When we talk of Agile, we mean Agility… not “Agile Development” but “Business Agility” (“Enterprise Agility” or “Agile Enterprise”)!
The “Agile Development” community among other communities (executive coaching, etc.) is challenged by culture (even some-would-say plagued by its own very culture). When exploring dysfunctions and culture, the Agile community itself — with wedges between the Scrum Alliance and Scrum.org as well between Scrum/XP and Kanban — is always a good case study, particularly referencing Tobias Mayer’s The Scrum Compliance blog post!
Why Culture? Because Culture is about Value not merely “values”!
Why is Culture so Challenging? Because “we are all prisoners of our paradigms, and hostages to our beliefs.” (Gary Hamel) Culture, Leadership, and Strategy are intertwined!
At the root of many challenges around culture is an oversimplification of culture to the dangerously narrow! Culture is not
Culture is not merely about espoused core values and noble cause, and culture is not merely about espoused manifestos, but about “being the change we want to see in the world”, about living our core values and noble cause and about living our manifestos — with those who share who don’t share them!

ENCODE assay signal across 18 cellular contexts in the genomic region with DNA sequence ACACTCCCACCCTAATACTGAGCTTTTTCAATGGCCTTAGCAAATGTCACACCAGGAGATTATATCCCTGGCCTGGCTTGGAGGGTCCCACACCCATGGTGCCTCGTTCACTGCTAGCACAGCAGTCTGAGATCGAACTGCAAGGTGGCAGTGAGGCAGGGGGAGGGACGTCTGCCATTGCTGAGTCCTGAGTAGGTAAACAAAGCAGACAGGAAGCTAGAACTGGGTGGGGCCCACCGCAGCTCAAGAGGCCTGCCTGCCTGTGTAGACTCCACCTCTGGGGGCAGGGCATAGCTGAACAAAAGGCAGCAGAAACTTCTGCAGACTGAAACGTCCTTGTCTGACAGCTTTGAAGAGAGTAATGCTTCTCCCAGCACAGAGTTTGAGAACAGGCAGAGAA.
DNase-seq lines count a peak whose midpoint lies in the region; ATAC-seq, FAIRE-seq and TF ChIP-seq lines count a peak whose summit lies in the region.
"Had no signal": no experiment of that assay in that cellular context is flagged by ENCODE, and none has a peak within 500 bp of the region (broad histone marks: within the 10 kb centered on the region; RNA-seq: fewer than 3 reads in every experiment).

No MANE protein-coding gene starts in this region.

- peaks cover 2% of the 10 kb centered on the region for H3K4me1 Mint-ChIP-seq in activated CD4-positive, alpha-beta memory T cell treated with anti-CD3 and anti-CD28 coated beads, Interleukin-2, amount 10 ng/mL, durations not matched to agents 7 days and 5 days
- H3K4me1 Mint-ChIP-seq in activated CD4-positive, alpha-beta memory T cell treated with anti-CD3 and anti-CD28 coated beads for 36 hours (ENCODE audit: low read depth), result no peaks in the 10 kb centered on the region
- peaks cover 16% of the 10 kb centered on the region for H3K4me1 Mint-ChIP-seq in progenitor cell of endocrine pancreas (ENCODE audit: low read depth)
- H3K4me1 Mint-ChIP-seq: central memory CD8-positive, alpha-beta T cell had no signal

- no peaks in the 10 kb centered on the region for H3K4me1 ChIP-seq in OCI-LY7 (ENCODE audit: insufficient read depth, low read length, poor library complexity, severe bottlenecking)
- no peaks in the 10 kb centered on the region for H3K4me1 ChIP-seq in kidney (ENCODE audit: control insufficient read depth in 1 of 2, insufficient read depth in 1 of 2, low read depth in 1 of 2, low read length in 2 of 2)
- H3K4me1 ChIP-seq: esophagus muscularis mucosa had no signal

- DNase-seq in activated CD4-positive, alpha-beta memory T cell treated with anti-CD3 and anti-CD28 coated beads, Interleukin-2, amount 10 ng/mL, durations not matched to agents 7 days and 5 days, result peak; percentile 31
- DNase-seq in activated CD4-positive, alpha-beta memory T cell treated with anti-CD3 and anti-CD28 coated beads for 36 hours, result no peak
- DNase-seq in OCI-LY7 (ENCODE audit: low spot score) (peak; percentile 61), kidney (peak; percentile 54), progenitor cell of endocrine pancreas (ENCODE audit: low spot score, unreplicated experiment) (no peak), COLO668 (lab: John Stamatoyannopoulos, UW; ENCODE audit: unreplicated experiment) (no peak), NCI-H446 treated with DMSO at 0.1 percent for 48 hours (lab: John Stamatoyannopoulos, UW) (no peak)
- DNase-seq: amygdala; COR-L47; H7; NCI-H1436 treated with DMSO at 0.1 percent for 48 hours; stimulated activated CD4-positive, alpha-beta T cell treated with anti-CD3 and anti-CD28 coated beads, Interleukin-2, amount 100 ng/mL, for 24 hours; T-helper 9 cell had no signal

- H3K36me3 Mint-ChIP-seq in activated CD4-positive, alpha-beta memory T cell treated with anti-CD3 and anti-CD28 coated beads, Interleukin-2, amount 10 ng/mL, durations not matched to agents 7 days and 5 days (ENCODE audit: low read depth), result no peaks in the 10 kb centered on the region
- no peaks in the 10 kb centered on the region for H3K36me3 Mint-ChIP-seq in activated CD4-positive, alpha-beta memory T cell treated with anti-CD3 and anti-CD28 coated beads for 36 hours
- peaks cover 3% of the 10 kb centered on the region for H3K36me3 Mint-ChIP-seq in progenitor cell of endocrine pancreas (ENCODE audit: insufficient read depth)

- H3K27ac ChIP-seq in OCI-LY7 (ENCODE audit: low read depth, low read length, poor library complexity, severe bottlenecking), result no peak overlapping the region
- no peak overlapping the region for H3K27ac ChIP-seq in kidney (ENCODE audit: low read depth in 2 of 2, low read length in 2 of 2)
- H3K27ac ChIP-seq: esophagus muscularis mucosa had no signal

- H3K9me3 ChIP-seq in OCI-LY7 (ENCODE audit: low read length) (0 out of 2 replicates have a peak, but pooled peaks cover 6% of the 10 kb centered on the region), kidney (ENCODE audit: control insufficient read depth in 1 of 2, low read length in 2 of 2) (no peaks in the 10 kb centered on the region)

“Culture is a pattern of shared tacit assumptions that was learned by a group as it solved its problems of external adaptation and internal integration, that has worked well enough to be considered valid and, therefore, to be taught to new members as the correct way to perceive, think, and feel in relation to those problems.” (Edgar Schein) We must appreciate the breadth and depth of culture, including external survival issues, internal integration issues, and deeper underlying assumptions!
Culture is an emergent property of humans being social. We can’t merely create but only stimulate culture. We can’t merely use a survey to assess a culture or start with the idea of changing a culture, but we must start with the business issues we confront and then consider culture.
Culture change is transformation; and Zappos is an interesting case-study!